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3 responses

  1. Patricia Cone | Reply

    After reading your post as best I can (no, I have not been to “principal school”) my thought of what I want – nay crave – from an administrator: genuine interest in what I am doing and how I am doing it, and the willingness to sit down and talk “shop” just for the heck of it (not because some crisis is happening, or my assignment has to be determined for next year.) I’m not a perfect teacher and I need constructive criticism (even it is to tell me I’m doing OK). What keeps me excited about my job is the opportunity to be creative (my god, could I be an addict?) and an administrator who quietly notices and contributes in some fashion to the co-creation of teaching and learning.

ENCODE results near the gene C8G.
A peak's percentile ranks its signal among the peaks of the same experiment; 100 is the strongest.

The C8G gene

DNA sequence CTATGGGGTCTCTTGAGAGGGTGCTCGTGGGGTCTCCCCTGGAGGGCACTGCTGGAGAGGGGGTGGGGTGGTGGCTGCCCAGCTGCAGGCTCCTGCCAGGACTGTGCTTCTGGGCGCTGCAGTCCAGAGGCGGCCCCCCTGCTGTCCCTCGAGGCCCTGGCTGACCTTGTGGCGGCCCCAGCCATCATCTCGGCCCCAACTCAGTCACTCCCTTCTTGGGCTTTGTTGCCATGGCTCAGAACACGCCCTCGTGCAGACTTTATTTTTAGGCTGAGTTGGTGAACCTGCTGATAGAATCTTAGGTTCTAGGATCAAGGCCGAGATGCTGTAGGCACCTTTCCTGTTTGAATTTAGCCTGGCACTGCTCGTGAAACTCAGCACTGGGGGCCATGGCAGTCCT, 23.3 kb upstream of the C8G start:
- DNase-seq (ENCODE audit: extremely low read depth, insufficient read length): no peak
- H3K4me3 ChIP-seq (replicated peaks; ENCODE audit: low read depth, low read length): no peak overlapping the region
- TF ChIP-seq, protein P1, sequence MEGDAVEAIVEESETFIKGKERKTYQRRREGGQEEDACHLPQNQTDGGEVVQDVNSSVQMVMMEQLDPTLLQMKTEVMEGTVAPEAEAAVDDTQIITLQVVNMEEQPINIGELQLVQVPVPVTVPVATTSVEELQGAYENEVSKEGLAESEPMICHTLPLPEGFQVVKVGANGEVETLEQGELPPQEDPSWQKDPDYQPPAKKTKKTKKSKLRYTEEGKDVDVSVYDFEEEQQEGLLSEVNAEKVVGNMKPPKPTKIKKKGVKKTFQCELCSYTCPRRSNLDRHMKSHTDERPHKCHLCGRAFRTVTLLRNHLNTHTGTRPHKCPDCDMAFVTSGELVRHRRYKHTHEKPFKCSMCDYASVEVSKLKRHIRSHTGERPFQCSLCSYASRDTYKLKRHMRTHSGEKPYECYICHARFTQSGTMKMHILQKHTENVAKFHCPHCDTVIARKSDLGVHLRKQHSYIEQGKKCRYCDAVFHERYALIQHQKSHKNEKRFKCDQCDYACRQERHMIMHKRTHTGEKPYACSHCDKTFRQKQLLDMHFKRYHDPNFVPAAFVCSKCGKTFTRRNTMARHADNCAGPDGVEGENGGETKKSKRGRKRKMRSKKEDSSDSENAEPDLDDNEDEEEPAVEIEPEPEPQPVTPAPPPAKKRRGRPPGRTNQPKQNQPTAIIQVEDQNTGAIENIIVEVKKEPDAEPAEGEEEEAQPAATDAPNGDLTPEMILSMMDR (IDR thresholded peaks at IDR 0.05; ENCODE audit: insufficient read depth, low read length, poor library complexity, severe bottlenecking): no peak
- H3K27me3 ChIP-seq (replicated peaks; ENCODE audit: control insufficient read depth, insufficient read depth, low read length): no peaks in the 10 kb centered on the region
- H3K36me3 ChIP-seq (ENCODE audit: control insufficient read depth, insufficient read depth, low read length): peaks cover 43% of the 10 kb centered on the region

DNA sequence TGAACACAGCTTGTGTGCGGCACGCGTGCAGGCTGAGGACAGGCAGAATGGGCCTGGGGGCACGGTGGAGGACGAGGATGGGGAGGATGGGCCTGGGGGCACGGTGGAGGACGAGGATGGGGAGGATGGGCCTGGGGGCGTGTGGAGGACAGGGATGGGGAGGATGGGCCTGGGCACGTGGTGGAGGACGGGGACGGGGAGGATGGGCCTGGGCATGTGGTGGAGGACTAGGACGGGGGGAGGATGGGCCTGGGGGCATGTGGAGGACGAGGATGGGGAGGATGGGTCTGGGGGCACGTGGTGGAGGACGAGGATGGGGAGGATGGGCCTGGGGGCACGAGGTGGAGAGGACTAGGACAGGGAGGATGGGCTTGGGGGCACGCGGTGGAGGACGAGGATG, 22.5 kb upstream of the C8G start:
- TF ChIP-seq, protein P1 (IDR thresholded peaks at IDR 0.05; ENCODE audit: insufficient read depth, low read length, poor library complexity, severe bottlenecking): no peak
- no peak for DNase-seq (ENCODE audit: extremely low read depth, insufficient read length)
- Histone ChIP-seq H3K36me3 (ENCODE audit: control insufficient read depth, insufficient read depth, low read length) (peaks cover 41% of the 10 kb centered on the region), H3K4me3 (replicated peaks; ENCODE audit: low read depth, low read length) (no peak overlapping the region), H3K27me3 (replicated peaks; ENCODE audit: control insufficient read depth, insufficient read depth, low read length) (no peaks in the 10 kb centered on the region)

2. Continuing from a comment on an earlier post, I have a question for the teachers who read this blog — which would you prefer? The choices are the administrator’s praise, criticism, and solutions OR objective data on what’s actually happening in your classroom? By that I mean, would you like to know the percent of attention you pay to boy/girls or language group1/language group2; or the percent of the time you are talking during a ‘student’ discussion; or how effective your new seating chart is on increasing student time on task? etc. etc. All this without the data being used to hammer you, but to be the basis of professional discussions and decisions. You can tell my bias here, but I’m really interested in hearing from others. You can get more of my thoughts on my blog: Data-Based Classroom Observation